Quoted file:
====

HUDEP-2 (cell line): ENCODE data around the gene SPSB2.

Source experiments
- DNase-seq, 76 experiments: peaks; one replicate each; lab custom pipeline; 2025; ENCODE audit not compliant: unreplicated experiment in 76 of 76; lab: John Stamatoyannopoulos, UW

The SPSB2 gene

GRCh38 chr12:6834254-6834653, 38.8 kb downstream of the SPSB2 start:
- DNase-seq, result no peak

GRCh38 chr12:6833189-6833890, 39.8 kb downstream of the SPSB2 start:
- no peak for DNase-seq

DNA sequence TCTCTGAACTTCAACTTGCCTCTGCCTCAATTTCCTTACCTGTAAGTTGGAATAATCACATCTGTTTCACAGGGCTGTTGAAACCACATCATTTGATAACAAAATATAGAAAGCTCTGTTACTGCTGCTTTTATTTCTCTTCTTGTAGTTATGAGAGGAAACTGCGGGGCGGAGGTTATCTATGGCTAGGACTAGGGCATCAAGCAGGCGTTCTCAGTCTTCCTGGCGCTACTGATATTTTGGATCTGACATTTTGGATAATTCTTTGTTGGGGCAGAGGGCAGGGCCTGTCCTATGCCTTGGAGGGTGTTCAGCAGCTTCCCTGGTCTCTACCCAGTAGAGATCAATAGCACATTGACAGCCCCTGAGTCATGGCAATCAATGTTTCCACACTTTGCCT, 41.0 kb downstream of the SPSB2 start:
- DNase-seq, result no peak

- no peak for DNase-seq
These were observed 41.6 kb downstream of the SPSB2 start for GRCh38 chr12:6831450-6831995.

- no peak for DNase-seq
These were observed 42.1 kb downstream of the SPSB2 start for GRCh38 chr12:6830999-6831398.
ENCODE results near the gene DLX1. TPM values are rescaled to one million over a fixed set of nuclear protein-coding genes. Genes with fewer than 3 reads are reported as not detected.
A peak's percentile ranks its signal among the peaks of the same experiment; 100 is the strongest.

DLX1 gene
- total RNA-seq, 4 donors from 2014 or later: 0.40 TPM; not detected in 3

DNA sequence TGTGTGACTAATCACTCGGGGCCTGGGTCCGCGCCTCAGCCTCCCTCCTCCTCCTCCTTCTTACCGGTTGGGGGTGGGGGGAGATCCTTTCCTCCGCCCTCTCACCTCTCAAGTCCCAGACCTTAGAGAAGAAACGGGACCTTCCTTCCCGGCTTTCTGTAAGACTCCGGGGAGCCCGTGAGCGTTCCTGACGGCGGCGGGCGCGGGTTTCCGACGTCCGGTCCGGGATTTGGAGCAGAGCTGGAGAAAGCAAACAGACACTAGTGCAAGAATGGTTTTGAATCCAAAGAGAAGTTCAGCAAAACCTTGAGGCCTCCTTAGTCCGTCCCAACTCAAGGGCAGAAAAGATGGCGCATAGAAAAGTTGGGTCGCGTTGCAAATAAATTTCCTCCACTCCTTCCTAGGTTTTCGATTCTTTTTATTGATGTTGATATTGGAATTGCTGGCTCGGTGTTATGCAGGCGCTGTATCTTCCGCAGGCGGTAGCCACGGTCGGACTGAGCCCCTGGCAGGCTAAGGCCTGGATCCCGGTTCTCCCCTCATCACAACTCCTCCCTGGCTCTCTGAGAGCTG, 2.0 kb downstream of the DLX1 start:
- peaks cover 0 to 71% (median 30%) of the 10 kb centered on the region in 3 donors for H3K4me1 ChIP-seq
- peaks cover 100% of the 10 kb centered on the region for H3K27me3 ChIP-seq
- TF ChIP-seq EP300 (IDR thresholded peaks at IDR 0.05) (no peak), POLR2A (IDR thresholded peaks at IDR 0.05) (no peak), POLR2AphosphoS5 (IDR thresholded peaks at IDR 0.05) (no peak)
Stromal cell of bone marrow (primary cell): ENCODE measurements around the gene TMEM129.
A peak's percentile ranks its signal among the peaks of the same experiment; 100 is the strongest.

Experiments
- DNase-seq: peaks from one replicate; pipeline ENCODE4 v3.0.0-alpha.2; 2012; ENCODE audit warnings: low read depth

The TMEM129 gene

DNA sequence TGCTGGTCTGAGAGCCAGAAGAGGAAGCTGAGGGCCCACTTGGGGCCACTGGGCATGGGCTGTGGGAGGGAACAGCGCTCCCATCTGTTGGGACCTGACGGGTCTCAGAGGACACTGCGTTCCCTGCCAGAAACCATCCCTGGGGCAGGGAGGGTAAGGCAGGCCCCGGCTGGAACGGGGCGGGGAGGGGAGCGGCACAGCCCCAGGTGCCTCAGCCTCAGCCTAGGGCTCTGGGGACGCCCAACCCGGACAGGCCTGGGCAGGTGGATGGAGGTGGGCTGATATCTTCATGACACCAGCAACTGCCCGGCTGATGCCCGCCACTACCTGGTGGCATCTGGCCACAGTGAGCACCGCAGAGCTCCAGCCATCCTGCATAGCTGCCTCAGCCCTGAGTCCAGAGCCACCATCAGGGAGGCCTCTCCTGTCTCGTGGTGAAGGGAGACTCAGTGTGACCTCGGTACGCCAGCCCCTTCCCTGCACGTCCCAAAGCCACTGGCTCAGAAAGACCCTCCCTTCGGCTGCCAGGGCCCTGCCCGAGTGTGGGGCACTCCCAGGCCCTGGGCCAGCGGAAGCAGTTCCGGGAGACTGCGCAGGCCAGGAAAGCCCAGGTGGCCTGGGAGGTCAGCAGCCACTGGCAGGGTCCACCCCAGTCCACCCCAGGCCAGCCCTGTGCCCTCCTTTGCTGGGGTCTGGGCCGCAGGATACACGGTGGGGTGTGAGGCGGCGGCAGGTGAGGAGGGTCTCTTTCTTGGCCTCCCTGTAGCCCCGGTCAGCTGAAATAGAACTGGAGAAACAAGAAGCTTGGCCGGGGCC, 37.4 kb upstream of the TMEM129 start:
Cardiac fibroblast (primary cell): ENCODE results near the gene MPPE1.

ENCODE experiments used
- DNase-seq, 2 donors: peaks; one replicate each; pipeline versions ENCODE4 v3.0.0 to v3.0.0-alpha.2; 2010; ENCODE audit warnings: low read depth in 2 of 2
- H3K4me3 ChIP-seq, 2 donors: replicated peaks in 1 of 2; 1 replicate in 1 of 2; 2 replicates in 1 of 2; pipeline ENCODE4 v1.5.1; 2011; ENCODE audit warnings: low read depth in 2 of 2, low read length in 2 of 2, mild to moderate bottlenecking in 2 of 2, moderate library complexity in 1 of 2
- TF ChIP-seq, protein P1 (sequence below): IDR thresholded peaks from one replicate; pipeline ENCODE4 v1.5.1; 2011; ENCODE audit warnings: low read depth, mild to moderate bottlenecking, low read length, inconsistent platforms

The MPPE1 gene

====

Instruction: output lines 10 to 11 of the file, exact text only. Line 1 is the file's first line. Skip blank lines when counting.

- DNase-seq, result no peak

- no peak for DNase-seq